When a message is received over MQTT, the payload is sent to a topic, and this topic can be used to map the message to the user and their device. In the case that a message is received over HTTP, we don't have the context of a topic; instead, the iOS and Android apps use a different approach to help you figure out where the message came from:

  • On iOS, a new topic key is added to the payload if the payload is unencrypted. If the payload is encrypted, the topic key is only available in the decrypted payload.
  • Both the Android and iOS apps (iOS after #560 is implemented) include headers to identify the user (X-Limit-U) and the device (X-Limit-D) if the user has entered this information in the "Identification" section of the connection settings.
Content-Type: application/json
X-Limit-U: jjolie
X-Limit-D: myphone

PHP example

Using a simple PHP script which you host, say, on an Apache or nginx server, you can quite easily record locations POSTed from the OwnTracks apps. The following very simple example will fill a database table:

mysql> select * from locations;
| dt                  | tid  | lat       | lon      |
| 2016-02-20 09:16:05 | JJ   | 48.858330 | 2.295130 |
| 2016-02-20 09:19:49 | JJ   | 48.860430 | 2.294010 |

For the sake of clarity this example uses a database table with a MySQL timestamp column which is automatically set upon INSERT; keep in mind that the real location event posted by the OwnTracks apps has a tst timestamp when the event actually occurred.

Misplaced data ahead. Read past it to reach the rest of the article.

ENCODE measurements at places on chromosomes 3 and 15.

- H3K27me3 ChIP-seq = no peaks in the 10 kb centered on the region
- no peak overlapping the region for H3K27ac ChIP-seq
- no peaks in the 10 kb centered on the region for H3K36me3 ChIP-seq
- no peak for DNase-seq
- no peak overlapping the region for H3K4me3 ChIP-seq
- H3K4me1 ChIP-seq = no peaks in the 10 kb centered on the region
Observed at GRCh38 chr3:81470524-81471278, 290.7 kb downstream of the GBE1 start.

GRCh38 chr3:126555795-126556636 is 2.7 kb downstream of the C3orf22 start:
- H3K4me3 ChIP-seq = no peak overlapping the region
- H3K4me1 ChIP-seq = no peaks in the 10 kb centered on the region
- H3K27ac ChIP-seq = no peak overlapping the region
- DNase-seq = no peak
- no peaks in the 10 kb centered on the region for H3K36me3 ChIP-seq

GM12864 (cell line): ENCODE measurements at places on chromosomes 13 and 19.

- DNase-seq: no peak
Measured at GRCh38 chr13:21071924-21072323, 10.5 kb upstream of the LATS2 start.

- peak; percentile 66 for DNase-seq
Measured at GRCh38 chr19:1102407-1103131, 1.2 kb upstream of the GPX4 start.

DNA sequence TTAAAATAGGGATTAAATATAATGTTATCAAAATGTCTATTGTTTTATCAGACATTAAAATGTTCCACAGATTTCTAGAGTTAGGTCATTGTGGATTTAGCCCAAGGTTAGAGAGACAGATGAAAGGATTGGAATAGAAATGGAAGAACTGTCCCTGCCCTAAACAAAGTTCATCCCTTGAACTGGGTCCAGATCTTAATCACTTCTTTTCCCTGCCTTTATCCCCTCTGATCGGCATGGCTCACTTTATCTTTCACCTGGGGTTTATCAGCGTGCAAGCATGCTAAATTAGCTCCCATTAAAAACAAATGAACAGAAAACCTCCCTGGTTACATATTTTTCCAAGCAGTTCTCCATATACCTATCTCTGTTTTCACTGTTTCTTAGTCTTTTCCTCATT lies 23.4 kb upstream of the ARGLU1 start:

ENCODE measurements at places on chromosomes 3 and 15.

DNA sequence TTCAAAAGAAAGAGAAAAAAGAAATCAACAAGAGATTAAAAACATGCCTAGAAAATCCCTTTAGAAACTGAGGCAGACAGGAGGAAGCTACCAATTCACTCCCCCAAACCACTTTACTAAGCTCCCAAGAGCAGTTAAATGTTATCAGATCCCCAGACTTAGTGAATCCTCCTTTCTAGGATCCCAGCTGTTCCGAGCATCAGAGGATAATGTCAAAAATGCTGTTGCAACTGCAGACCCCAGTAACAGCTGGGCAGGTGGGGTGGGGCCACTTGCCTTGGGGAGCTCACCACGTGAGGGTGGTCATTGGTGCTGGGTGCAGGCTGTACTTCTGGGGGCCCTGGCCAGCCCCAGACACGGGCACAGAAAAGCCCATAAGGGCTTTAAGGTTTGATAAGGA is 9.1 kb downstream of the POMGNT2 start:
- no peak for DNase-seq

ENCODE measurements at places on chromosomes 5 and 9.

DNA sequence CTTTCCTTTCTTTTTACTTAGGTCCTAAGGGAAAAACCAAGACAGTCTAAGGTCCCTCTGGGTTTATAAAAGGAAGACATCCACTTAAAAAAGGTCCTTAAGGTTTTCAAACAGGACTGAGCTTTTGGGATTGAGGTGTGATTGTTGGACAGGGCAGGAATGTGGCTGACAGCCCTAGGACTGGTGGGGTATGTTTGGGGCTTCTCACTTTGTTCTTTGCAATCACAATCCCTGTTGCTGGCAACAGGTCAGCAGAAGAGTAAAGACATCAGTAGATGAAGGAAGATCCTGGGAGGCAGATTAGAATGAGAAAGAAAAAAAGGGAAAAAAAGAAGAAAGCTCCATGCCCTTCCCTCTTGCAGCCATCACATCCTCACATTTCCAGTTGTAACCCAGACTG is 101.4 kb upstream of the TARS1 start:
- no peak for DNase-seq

# Obtain the JSON payload from an OwnTracks app POSTed via HTTP
    # and insert into database table.

    header("Content-type: application/json");

    $payload = file_get_contents("php://input");
    $data =  @json_decode($payload, true);

    if ($data['_type'] == 'location') {

        # CREATE TABLE locations (dt TIMESTAMP, tid CHAR(2), lat DECIMAL(9,6), lon DECIMAL(9,6));
        $mysqli = new mysqli("", "user", "password", "database");

        $tst = $data['tst'];
        $lat = $data['lat'];
        $lon = $data['lon'];
        $tid = $data['tid'];

        # Convert timestamp to a format suitable for mysql
        $dt = date('Y-m-d H:i:s', $tst);

        $sql = "INSERT INTO locations (dt, tid, lat, lon) VALUES (?, ?, ?, ?)";
        $stmt = $mysqli->prepare($sql);
        # bind parameters (s = string, i = integer, d = double,  b = blob)
        $stmt->bind_param('ssdd', $dt, $tid, $lat, $lon);

    $response = array();
    # optionally add objects to return to the app (e.g.
    # friends or cards)
    print json_encode($response);

Assuming the Web server hosting this example is called, and assuming the above script is in Jane's home directory's public_html saved as loc.php, the URL you configure in the OwnTracks app would be We urge you to consider transmitting your data to your Web server securely using TLS and authentication, in which case the URL you use will be along the lines of

There's lots of other data in the JSON payload from the OwnTracks apps you may be interested in; we reccomend you study the API documentation.

Testing your HTTP endpoint

An simple example for testing a HTTP endpoint you set up:



payload=$(jo _type=location \
   t=u \
   batt=11 \
   lat=48.856826 \
   lon=2.292713 \
   tid=JJ \
   tst=$(date +%s) \

curl --data "${payload}"${user}&d=${device}